Penalty for withdrawing from the contract at the tax cost

Service-Tax

Running your own business involves entering into many transactions, sometimes additionally documented by agreements or contracts. In a situation where one of the parties decides to withdraw, they must take into account any consequences resulting from the content of the concluded contract, such as a penalty for failure to comply with the terms of the contract.

When can punishment be a cost?

As is clear from the content of Art. 22 sec. 1 of the Personal Income Tax Act, any expenses that are not listed in the catalog of non-tax costs (so-called NKUP) may be a tax deductible cost and serve:

  • achieving revenues,

  • maintaining the source of income,

  • securing the source of income.

As it results from the above regulations, the expenditure must be 100% related to the conducted business activity and demonstrate the economic justification for incurring it.

When can punishment not be a cost?

The Income Tax Act explicitly specifies situations in which the taxpayer cannot qualify for the costs of imposed penalties. First of all, it is necessary to refer to Article 23 par. 1 point 19 of the act. According to its content, contractual penalties and damages for:

  • defects of the delivered goods, works and services performed and

  • delay in delivering goods free from defects or

  • delay in removing defects in goods or performed works and services.

If the penalty applies to one of the above situations, it cannot be classified by the taxpayer as tax deductible costs.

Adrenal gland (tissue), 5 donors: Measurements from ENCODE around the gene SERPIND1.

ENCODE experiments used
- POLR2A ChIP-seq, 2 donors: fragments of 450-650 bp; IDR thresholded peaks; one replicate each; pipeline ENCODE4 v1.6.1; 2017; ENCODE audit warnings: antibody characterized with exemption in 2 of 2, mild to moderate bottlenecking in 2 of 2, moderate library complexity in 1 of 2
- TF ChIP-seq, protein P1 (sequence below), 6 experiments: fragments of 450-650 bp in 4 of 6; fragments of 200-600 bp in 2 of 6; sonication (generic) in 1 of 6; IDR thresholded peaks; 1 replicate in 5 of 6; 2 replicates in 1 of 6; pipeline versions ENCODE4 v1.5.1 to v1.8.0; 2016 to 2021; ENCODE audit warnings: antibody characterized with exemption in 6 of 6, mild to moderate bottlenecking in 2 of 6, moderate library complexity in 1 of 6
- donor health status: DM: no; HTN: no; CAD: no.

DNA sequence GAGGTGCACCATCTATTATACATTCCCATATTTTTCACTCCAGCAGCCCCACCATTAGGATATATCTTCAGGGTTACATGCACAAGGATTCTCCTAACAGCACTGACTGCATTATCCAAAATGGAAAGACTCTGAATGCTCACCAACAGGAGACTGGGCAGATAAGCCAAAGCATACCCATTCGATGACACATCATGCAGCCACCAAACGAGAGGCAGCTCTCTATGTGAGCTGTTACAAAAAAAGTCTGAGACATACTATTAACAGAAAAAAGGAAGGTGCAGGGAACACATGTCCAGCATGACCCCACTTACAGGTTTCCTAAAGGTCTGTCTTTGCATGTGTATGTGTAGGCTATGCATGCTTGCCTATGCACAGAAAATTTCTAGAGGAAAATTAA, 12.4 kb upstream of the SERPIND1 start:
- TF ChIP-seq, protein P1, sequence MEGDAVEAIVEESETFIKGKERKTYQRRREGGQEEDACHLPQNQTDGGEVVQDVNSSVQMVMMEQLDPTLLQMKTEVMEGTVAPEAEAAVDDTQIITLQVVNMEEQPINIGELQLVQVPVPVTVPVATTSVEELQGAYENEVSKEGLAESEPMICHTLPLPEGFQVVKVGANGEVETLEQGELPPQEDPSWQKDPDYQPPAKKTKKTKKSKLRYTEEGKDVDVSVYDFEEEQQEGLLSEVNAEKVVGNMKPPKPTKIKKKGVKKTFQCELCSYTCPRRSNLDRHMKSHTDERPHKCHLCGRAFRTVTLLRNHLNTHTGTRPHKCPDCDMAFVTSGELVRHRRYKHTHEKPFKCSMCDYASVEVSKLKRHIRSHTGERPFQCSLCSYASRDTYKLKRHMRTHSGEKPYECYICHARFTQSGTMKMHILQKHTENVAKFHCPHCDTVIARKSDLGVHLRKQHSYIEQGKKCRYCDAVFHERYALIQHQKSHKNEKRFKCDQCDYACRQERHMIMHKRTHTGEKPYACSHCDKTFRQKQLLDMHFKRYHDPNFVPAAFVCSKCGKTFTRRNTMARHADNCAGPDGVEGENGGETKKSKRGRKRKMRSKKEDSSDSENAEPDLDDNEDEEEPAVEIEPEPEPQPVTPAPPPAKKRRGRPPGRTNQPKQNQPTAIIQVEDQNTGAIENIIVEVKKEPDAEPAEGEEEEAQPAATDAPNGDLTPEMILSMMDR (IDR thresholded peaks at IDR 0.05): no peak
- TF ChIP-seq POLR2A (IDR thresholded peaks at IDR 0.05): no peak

Sometimes an important economic reasonableness of the cost

In strictly defined situations, the entrepreneur may include in the costs the penalties imposed for withdrawal from the previously concluded contract, provided that it is related to the business conducted by the taxpayer. In addition, the withdrawal from the contract itself must contribute to the achievement, security or preservation of income - then the cost will be considered rational and economically justified.

Such a position was presented, among others, by Director of the Tax Chamber in Warsaw in the individual interpretation with reference number IPPB1 / 415-873 / 12-2 / AM of October 11, 2012, in which it explains that:

"When referring to the possibility of including compensation for withdrawal from the contract as tax deductible costs, it should be noted that penalties for failure to perform the contract (withdrawal from the contract) in most cases are not classified as tax deductible costs due to the lack of a prerequisite for acting in order to achieve income ( Article 22 (1) of the Personal Income Tax Act). The exception is when the taxpayer proves that it was beneficial to withdraw from the contract and pay compensation, and then conclude a more profitable contract in order to achieve higher revenues or to preserve or secure the source of income. "